Monday, January 7, 2013

How I Spent Five Dollars and Learned How to Write an Instant Essay

Last Saturday, I spent five dollars and made a great investment in my writing career.  

My friend Lou Turner and I drove across the Missouri River to attend the St. Louis Writers Guild workshop "Write an Essay, Right Here, Right Now " by Catherine Rankovic. We met up with several other writing friends from Coffee and Critique and Saturday Writers who attended as well.

SLWG only charges $5 for non-members to attend their monthly workshops, and it was money well spent.

Rankovic is an award-winning writer who teaches creative nonfiction and poetry workshops in the online MFA program at Lindenwood University. She also is a professional manuscript editor whose website can be found at  www.BookEval.com


At the beginning of the workshop I felt like a student back in college, trying to soak up knowledge from a favorite teacher. Catherine's teaching approach was direct and low-key. I took pages of notes because just about everything she had to say about creative nonfiction was interesting or fresh.

 


Here are a few notes I jotted down about Creative Nonfiction:


Includes: personal essays, memoir, literary journalism, essays, and narrative nonfiction.

Most people think of personal essays – about writer’s life or experience

 Or Memoir – delimited chunk of memory, a place you remember, dealing with the past



Creative nonfiction is the most publishable genre.

Called the 4th genre (poetry, fiction, drama, creative nonfiction)

Uses techniques belonging to other genres (poetry/fiction), such as similes, metaphors, characterization, suspense, describe the five senses, opinion, reflection

In personal essays, use whole body, not just intellect – use thoughts, feelings, emotions.

Don’t write anything dishonest.

Difference between Facts and Truth.

Facts – anything somebody can look up, e.g. Lincoln was born in 1809.
 
Truth – can’t prove everything, e. g. my mother is a great cook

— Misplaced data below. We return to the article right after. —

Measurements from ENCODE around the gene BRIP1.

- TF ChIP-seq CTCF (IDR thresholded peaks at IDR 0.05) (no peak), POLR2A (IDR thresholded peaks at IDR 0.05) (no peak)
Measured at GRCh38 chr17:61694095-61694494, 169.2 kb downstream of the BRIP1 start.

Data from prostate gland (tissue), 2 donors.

Narrative nonfiction – History or biography. Publishers want this type of writing, e.g. Seabiscuit

***

For the first exercise, we were directed to write a draft on a topic of our choice.
 
Catherine reminded us that the draft is difficult, but it is the artistic part

We were given time to pre-write and were reminded not to: think, censor, rewrite, hesitate, or lift pen from the page.

Catherine kept repeating “Pen to paper” when she noticed someone not writing.

When your fingers stop moving, your brain stops.

The writing prompt I chose was: I still wish I had . . .

My friend Lou chose: I was taught to . . .

***

Our second exercise was to use the "Instant Essay Formula" to write an essay, which could continue what we drafted from the prompt or be something else entirely.
First, select a topic you want to write about and explore
 
Then, with your topic in mind, prepare to free-write about your topic, three minutes per paragraph.

Write in prose and full sentences, each one building on the last one.

Put pen to paper or keep tapping those keys and do not stop to judge; write what comes to mind. Do not censor; do not stop typing or writing. It’s a draft you can correct it later.

During the writing time we were given literary devices to use for each paragraph. These devices included: a similie, dialogue, physical description or movement, humor, mixed feelings, moral values, comparison and contrast, personification of an inanimate object, a list, a definition of a term, a published historical event, and a paragraph summing it all up. After that we were reminded to be sure to give a title to our drafts.

The last piece of advice was if we had a handwritten draft, to go home and type it up that day to make it part of our unconscious repertoire.

After her presentation, I thanked Catherine and told her how surprised I was at the memories that surfaced and how the words began to flow when I began to write my draft essay.

After the workshop several writer friends went for lunch, where we discussed how much we learned and how inspired we were by the workshop. 

On the drive home, I got goosebumps when Lou read her draft essay about being told by her grandmother to speak up and not be quiet (she took her grandmother's advice to heart) and how she saw ghosts while living with her grandparents on the banks of the Illinois River.

This morning Lou called and we talked again about how much we enjoyed the workshop. She asked me to read my essay, which began to be about a pair of candlesticks I wish I hadn't sold at a garage sale but expanded to become something more.

I plan to read "Lessons in Ruby Red" tomorrow at Coffee and Critique then polish it again. The next step is to find a market and send it out, where I hope it will find a home.

Even if it doesn't get published, I have been inspired to use the "instant essay" method to tap into my artistic side and write more creative nonfiction. 


23 comments: